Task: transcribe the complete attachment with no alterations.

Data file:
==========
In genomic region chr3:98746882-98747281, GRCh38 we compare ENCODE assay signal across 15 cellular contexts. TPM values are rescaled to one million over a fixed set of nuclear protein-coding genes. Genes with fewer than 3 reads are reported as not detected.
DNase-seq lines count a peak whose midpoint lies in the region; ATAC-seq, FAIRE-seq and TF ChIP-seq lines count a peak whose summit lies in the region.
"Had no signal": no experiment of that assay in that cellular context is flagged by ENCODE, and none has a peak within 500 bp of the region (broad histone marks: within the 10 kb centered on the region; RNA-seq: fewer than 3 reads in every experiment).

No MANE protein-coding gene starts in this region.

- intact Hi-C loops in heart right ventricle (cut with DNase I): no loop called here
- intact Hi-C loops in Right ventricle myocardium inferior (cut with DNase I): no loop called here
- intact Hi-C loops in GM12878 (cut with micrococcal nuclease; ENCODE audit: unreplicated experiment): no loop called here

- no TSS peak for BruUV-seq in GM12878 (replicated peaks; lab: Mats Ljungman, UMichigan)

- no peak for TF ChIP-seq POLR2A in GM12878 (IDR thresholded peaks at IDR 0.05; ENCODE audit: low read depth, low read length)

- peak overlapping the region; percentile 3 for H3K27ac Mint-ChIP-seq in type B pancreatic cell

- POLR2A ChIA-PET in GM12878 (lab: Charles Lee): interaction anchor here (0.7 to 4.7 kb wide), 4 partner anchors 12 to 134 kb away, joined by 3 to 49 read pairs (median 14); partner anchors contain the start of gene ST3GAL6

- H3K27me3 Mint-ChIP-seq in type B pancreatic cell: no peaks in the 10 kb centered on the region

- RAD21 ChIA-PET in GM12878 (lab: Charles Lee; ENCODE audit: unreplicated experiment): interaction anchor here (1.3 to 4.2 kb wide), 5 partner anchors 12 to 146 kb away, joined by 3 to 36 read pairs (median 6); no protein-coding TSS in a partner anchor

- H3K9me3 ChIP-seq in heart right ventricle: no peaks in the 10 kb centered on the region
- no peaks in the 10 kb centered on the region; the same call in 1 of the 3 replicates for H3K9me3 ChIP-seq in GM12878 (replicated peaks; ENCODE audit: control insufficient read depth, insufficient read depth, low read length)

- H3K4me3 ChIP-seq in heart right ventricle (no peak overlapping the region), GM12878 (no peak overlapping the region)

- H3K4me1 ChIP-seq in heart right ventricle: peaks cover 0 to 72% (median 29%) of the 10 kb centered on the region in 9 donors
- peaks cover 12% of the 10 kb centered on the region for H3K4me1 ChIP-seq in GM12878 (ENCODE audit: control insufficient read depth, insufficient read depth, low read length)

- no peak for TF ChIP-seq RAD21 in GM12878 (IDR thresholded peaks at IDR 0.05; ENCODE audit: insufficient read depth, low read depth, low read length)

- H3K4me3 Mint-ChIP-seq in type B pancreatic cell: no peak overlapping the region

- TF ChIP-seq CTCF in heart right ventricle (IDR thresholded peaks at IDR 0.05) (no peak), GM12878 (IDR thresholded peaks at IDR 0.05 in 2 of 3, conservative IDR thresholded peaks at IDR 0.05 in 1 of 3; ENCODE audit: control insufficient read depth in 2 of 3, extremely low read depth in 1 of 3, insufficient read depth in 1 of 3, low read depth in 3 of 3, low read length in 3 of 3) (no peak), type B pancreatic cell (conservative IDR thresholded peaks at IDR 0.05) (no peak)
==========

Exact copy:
In genomic region chr3:98746882-98747281, GRCh38 we compare ENCODE assay signal across 15 cellular contexts. TPM values are rescaled to one million over a fixed set of nuclear protein-coding genes. Genes with fewer than 3 reads are reported as not detected.
DNase-seq lines count a peak whose midpoint lies in the region; ATAC-seq, FAIRE-seq and TF ChIP-seq lines count a peak whose summit lies in the region.
"Had no signal": no experiment of that assay in that cellular context is flagged by ENCODE, and none has a peak within 500 bp of the region (broad histone marks: within the 10 kb centered on the region; RNA-seq: fewer than 3 reads in every experiment).

No MANE protein-coding gene starts in this region.

- intact Hi-C loops in heart right ventricle (cut with DNase I): no loop called here
- intact Hi-C loops in Right ventricle myocardium inferior (cut with DNase I): no loop called here
- intact Hi-C loops in GM12878 (cut with micrococcal nuclease; ENCODE audit: unreplicated experiment): no loop called here

- no TSS peak for BruUV-seq in GM12878 (replicated peaks; lab: Mats Ljungman, UMichigan)

- no peak for TF ChIP-seq POLR2A in GM12878 (IDR thresholded peaks at IDR 0.05; ENCODE audit: low read depth, low read length)

- peak overlapping the region; percentile 3 for H3K27ac Mint-ChIP-seq in type B pancreatic cell

- POLR2A ChIA-PET in GM12878 (lab: Charles Lee): interaction anchor here (0.7 to 4.7 kb wide), 4 partner anchors 12 to 134 kb away, joined by 3 to 49 read pairs (median 14); partner anchors contain the start of gene ST3GAL6

- H3K27me3 Mint-ChIP-seq in type B pancreatic cell: no peaks in the 10 kb centered on the region

- RAD21 ChIA-PET in GM12878 (lab: Charles Lee; ENCODE audit: unreplicated experiment): interaction anchor here (1.3 to 4.2 kb wide), 5 partner anchors 12 to 146 kb away, joined by 3 to 36 read pairs (median 6); no protein-coding TSS in a partner anchor

- H3K9me3 ChIP-seq in heart right ventricle: no peaks in the 10 kb centered on the region
- no peaks in the 10 kb centered on the region; the same call in 1 of the 3 replicates for H3K9me3 ChIP-seq in GM12878 (replicated peaks; ENCODE audit: control insufficient read depth, insufficient read depth, low read length)

- H3K4me3 ChIP-seq in heart right ventricle (no peak overlapping the region), GM12878 (no peak overlapping the region)

- H3K4me1 ChIP-seq in heart right ventricle: peaks cover 0 to 72% (median 29%) of the 10 kb centered on the region in 9 donors
- peaks cover 12% of the 10 kb centered on the region for H3K4me1 ChIP-seq in GM12878 (ENCODE audit: control insufficient read depth, insufficient read depth, low read length)

- no peak for TF ChIP-seq RAD21 in GM12878 (IDR thresholded peaks at IDR 0.05; ENCODE audit: insufficient read depth, low read depth, low read length)

- H3K4me3 Mint-ChIP-seq in type B pancreatic cell: no peak overlapping the region

- TF ChIP-seq CTCF in heart right ventricle (IDR thresholded peaks at IDR 0.05) (no peak), GM12878 (IDR thresholded peaks at IDR 0.05 in 2 of 3, conservative IDR thresholded peaks at IDR 0.05 in 1 of 3; ENCODE audit: control insufficient read depth in 2 of 3, extremely low read depth in 1 of 3, insufficient read depth in 1 of 3, low read depth in 3 of 3, low read length in 3 of 3) (no peak), type B pancreatic cell (conservative IDR thresholded peaks at IDR 0.05) (no peak)